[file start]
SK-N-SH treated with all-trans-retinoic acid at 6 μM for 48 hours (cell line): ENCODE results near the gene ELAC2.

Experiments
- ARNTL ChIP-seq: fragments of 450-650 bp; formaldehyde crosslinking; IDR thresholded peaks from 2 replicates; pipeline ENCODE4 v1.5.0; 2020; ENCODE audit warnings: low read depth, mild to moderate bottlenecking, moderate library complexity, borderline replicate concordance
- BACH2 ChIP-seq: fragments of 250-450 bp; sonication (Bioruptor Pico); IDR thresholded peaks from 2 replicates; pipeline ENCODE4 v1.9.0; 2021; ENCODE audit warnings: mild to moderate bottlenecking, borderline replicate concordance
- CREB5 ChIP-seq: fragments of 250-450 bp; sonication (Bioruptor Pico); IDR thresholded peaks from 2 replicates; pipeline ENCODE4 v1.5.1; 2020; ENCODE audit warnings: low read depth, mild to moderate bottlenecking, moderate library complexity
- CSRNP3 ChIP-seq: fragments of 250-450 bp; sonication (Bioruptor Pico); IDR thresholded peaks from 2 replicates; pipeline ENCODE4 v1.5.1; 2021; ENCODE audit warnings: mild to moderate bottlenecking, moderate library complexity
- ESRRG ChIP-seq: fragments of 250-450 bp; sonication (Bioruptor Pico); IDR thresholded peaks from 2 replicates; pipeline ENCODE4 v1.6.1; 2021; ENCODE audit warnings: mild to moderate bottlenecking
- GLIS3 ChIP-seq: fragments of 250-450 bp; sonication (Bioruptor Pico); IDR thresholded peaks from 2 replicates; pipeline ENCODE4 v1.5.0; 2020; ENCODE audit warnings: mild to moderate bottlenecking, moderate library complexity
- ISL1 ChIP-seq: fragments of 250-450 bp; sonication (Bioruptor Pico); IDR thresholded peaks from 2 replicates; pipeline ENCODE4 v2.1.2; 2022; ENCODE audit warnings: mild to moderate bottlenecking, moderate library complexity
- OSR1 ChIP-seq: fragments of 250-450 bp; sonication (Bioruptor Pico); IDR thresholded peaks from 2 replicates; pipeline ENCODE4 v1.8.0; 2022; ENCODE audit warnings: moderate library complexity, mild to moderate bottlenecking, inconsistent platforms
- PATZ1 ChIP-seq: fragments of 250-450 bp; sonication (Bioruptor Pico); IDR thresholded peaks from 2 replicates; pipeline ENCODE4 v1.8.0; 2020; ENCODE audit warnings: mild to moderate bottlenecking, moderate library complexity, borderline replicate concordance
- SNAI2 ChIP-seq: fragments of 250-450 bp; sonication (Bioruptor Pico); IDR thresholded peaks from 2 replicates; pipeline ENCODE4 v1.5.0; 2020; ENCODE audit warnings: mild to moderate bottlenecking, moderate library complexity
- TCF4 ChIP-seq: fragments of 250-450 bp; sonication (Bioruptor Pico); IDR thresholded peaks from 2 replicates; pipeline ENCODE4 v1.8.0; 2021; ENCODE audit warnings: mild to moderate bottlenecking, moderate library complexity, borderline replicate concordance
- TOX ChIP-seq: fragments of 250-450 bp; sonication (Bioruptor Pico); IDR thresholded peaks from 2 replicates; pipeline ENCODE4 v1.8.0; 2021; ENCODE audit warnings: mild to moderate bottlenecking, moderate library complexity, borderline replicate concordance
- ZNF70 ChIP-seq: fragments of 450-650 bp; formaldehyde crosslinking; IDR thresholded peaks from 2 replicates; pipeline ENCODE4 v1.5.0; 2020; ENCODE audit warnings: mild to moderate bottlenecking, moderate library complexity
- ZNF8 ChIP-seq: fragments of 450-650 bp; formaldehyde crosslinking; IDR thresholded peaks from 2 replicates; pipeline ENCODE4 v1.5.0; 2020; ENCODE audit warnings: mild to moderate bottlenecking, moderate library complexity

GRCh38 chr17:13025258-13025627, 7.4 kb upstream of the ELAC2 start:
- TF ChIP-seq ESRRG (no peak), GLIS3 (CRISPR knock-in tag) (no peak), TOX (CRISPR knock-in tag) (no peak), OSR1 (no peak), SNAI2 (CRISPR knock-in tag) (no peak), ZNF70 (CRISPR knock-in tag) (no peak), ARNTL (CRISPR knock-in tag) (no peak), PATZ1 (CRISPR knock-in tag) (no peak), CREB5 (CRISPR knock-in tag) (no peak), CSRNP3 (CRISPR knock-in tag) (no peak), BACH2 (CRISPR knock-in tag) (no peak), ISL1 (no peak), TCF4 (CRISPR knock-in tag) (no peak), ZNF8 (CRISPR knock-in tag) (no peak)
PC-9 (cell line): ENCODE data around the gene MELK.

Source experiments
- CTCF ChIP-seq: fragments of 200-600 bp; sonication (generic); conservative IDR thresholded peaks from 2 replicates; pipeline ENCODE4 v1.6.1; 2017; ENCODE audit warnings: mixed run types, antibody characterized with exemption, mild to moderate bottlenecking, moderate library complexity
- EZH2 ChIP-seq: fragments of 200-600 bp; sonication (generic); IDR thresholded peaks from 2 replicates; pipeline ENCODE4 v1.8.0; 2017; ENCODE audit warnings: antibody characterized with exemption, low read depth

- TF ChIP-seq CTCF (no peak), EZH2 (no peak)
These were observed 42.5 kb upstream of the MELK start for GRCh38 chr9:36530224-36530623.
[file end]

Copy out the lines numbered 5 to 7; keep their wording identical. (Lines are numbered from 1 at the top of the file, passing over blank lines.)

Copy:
- CREB5 ChIP-seq: fragments of 250-450 bp; sonication (Bioruptor Pico); IDR thresholded peaks from 2 replicates; pipeline ENCODE4 v1.5.1; 2020; ENCODE audit warnings: low read depth, mild to moderate bottlenecking, moderate library complexity
- CSRNP3 ChIP-seq: fragments of 250-450 bp; sonication (Bioruptor Pico); IDR thresholded peaks from 2 replicates; pipeline ENCODE4 v1.5.1; 2021; ENCODE audit warnings: mild to moderate bottlenecking, moderate library complexity
- ESRRG ChIP-seq: fragments of 250-450 bp; sonication (Bioruptor Pico); IDR thresholded peaks from 2 replicates; pipeline ENCODE4 v1.6.1; 2021; ENCODE audit warnings: mild to moderate bottlenecking